5 years since first Christchurch quake

  • 04/09/2015
Sir Bob Parker (File)
Sir Bob Parker (File)

Former Christchurch Mayor Bob Parker's pleased with how far the city has come five years on, but admits there is still a long road ahead.

Today marks the fifth anniversary of the first big earthquake, and the start of events which forever changed the city's landscape and lives of thousands of Cantabrians.

The magnitude 7.1 quake claimed no lives, but was the first of more than 10,000 shakes over the next couple of years.

On reflection, Sir Bob says a great deal has been achieved.

"The scale of what we've had to work through as a city is pretty extraordinary, beyond anybody's expectations for sure," he says.

Sir Bob admits progress on key anchor projects has been slower than expected.

Prime Minister John Key acknowledges there's still a long road ahead in the city's recovery, but says the Government remains committed to the people of Canterbury.

"We're now into that regenerate phase, and I think that's going to pay real dividends. As somebody who regularly visits here I can see the progress that's been made, but I also understand their frustrations and we're genuinely doing everything that we can."

A group of residents gathered at New Brighton Beach for a dawn service.

"It's good to be together with other people," one attendee told 3 News. "It's something we experienced separately in our homes, but we all experienced this event simultaneously."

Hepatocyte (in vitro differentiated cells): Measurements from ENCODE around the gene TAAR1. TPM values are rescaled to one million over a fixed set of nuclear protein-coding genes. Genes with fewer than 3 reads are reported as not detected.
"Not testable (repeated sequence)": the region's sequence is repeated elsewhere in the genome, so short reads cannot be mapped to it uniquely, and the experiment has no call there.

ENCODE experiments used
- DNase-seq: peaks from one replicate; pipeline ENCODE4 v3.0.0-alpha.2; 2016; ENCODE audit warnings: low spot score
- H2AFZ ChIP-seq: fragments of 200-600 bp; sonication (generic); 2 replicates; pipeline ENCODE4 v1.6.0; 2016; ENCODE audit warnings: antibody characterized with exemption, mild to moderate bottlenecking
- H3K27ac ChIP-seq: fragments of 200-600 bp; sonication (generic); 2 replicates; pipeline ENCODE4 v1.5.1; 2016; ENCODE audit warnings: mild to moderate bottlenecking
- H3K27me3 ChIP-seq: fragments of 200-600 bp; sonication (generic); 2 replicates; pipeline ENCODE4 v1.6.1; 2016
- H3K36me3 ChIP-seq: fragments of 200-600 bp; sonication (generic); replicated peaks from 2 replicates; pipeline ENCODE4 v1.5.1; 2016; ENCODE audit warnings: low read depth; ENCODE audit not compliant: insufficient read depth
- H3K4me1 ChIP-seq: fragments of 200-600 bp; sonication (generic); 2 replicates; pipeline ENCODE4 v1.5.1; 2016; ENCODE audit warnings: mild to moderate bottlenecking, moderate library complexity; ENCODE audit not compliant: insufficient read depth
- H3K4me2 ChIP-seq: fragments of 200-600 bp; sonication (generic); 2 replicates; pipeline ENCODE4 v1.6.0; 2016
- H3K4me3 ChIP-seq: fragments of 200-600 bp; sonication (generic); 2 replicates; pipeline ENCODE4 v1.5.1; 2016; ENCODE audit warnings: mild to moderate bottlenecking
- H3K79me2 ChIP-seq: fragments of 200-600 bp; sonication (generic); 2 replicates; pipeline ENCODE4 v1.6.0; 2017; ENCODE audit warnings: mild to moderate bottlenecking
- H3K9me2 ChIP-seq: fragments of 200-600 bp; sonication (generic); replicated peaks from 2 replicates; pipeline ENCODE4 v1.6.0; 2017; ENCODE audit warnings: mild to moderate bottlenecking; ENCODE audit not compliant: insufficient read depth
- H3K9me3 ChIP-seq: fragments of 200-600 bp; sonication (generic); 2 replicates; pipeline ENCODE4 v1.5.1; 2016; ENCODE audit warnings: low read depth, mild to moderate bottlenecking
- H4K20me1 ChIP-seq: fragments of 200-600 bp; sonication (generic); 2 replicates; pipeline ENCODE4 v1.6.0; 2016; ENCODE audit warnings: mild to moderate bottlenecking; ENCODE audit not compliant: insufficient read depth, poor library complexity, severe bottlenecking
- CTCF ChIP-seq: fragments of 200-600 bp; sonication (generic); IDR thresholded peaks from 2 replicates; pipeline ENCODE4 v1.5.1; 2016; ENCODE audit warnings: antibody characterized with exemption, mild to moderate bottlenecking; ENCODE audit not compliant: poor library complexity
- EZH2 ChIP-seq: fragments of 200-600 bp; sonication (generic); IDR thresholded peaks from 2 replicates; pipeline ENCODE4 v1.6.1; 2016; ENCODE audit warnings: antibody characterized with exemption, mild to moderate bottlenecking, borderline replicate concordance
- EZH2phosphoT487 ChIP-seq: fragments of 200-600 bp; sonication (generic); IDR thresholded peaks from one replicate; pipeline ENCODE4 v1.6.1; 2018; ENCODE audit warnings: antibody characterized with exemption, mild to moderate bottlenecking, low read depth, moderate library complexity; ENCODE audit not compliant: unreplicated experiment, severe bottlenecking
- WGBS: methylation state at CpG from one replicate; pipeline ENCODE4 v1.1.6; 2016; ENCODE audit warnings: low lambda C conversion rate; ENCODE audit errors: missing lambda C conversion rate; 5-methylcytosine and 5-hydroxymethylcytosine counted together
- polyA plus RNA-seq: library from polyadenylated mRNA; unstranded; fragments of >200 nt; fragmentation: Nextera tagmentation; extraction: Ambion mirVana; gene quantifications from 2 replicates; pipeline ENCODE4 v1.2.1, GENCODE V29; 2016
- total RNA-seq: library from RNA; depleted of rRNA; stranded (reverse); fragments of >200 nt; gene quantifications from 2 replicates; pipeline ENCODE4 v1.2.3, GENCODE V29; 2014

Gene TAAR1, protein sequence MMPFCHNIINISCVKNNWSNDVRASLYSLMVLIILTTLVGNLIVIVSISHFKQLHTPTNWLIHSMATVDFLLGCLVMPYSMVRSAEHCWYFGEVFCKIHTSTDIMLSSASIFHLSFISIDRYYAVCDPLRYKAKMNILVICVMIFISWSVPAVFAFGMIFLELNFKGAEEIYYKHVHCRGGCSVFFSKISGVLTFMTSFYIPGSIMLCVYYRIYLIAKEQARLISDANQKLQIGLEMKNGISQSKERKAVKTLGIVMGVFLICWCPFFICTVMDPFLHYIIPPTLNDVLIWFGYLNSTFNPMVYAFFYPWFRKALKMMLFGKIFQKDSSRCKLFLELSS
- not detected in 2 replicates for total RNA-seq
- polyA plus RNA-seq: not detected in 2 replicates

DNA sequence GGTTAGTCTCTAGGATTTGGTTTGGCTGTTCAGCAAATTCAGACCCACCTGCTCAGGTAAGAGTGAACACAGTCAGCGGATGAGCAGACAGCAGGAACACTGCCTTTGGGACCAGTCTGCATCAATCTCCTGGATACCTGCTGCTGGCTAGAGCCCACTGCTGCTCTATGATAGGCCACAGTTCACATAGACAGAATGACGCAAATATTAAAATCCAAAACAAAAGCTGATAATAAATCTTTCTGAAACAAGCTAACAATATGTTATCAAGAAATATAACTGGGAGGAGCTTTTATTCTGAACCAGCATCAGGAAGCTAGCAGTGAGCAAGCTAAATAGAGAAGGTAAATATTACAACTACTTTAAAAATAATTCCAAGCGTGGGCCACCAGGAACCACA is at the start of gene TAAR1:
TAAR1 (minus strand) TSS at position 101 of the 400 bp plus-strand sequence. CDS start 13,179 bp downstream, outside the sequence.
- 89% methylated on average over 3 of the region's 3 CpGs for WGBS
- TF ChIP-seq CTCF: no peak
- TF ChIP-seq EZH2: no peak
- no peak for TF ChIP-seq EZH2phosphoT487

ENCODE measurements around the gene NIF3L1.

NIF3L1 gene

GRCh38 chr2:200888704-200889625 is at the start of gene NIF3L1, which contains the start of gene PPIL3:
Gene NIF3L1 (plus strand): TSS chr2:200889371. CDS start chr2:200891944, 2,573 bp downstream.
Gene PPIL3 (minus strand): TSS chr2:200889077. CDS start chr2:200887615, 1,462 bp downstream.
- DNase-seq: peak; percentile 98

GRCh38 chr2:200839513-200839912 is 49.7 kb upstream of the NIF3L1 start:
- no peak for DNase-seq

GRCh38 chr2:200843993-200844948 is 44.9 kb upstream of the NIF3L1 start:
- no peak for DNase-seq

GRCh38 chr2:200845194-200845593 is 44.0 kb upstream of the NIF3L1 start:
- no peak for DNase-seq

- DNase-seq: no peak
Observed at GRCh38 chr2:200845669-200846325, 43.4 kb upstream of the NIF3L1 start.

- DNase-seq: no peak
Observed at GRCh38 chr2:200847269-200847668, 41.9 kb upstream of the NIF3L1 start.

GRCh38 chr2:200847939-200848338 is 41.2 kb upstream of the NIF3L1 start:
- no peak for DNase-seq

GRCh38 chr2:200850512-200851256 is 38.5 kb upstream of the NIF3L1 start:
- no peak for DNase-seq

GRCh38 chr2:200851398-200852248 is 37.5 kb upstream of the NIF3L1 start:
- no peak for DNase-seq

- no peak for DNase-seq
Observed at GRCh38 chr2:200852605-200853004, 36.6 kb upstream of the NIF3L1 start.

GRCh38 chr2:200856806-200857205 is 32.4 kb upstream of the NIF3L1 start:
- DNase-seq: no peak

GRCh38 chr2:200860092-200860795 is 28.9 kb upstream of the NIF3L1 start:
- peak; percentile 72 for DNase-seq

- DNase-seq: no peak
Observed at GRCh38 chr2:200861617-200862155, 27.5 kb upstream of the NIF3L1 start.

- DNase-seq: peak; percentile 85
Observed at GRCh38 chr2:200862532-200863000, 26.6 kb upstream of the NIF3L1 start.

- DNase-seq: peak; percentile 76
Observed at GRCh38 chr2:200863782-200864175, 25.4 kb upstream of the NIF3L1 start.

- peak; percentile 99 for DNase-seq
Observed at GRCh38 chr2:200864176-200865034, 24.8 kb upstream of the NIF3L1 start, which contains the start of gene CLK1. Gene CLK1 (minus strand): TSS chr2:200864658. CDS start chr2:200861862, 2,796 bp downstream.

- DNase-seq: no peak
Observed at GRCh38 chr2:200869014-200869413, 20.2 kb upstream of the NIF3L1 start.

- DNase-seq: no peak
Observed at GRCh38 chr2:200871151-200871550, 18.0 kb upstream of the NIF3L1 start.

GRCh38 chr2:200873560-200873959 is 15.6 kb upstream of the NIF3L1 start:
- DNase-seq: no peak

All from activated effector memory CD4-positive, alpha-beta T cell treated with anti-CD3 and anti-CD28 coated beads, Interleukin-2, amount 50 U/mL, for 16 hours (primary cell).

Mayor Lianne Dalziel spoke to the crowd, saying the quakes had brought people together as a community.

"I think that we are seeing real signs of recovery now," she told the Paul Henry programme. "There are people who obviously are still stuck, and it is for them that my heart really does go out. We've got to find solutions for that, and as we are talking to central Government about regeneration, then maybe it's a time to call a halt to some of the process that have really gone on too long."

A number of other events are planned throughout the day in the Canterbury region.

Meanwhile, a Government-appointed consultant has being brought in to help sort out the impasse over the quake-damaged ChristChurch Cathedral.

Anglican leaders want the building partially demolished, but the Great Christchurch Building Trust wants the old cathedral to be fully restored.

Church spokesman Jayson Rhodes says the consultant will sit down with both parties, and Building Trust chairman Jim Anderton is "very positive" about the move.

Mr Rhodes says without the mediation, legal action would have been on the cards.

"This gives us a way forward. This gives a chance for an independent assessment and a report to be made. We see that as a real step forward."

The Government has offered to cover the cost of the consultation process.

3 News / RadioLIVE